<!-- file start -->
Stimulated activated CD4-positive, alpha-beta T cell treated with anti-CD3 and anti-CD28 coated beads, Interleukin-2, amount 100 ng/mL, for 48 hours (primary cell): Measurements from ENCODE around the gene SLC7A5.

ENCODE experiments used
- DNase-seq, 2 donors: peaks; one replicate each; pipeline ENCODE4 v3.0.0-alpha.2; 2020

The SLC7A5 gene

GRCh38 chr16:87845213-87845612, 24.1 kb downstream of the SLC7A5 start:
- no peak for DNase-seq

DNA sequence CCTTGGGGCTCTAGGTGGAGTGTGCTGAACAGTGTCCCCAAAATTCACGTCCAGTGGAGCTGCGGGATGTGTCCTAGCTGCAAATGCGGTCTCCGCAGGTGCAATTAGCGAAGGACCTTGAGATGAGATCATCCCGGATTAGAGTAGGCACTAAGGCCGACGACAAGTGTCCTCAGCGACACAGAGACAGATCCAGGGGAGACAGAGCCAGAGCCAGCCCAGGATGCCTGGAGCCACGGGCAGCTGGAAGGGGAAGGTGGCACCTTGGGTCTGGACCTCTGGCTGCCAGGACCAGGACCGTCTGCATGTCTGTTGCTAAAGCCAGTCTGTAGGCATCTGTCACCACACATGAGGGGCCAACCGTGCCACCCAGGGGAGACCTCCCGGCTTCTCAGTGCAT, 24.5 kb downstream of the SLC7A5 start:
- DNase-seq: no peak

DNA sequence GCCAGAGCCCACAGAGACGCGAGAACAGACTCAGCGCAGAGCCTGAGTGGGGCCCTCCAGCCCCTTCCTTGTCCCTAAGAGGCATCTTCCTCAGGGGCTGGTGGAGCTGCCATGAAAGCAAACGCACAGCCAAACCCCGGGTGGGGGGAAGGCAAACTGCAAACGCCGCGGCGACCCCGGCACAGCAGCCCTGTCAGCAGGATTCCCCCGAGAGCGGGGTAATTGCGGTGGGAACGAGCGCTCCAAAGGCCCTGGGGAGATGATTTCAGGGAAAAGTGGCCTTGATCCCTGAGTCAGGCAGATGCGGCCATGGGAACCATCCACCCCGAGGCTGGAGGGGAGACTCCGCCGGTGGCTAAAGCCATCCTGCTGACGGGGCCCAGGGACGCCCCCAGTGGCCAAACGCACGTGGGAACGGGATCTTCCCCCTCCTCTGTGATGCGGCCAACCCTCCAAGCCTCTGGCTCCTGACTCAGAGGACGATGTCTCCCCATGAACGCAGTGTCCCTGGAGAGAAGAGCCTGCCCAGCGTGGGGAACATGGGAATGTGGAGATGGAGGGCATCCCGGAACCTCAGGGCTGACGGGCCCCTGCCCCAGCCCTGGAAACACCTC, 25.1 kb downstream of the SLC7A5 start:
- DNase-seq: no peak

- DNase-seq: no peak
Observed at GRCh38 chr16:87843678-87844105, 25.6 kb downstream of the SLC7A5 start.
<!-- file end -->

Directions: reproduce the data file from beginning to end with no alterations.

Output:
Stimulated activated CD4-positive, alpha-beta T cell treated with anti-CD3 and anti-CD28 coated beads, Interleukin-2, amount 100 ng/mL, for 48 hours (primary cell): Measurements from ENCODE around the gene SLC7A5.

ENCODE experiments used
- DNase-seq, 2 donors: peaks; one replicate each; pipeline ENCODE4 v3.0.0-alpha.2; 2020

The SLC7A5 gene

GRCh38 chr16:87845213-87845612, 24.1 kb downstream of the SLC7A5 start:
- no peak for DNase-seq

DNA sequence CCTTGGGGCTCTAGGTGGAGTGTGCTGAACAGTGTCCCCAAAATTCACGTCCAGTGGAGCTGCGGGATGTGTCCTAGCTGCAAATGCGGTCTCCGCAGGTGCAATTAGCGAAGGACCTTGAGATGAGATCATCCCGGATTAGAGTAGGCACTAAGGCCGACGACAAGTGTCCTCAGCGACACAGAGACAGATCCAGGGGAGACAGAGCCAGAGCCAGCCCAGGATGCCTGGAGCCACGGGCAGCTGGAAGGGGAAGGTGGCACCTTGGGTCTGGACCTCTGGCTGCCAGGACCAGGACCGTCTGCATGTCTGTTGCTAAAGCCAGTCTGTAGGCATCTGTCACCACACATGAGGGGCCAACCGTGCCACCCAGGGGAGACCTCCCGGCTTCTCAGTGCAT, 24.5 kb downstream of the SLC7A5 start:
- DNase-seq: no peak

DNA sequence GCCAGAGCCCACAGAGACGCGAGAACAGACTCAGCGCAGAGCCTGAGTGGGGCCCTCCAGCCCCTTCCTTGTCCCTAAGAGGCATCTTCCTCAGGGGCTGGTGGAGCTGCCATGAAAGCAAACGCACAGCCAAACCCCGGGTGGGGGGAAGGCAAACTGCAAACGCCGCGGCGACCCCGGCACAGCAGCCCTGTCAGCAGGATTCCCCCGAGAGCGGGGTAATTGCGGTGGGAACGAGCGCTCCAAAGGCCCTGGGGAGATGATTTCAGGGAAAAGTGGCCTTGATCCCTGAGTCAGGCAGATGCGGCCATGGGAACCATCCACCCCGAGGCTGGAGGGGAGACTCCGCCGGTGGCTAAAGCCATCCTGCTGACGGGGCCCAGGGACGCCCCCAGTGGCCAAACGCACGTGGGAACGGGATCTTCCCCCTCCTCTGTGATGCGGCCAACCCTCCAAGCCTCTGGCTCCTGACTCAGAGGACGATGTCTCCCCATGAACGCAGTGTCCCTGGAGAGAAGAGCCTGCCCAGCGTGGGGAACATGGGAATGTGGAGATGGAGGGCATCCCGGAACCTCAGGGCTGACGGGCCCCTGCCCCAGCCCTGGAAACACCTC, 25.1 kb downstream of the SLC7A5 start:
- DNase-seq: no peak

- DNase-seq: no peak
Observed at GRCh38 chr16:87843678-87844105, 25.6 kb downstream of the SLC7A5 start.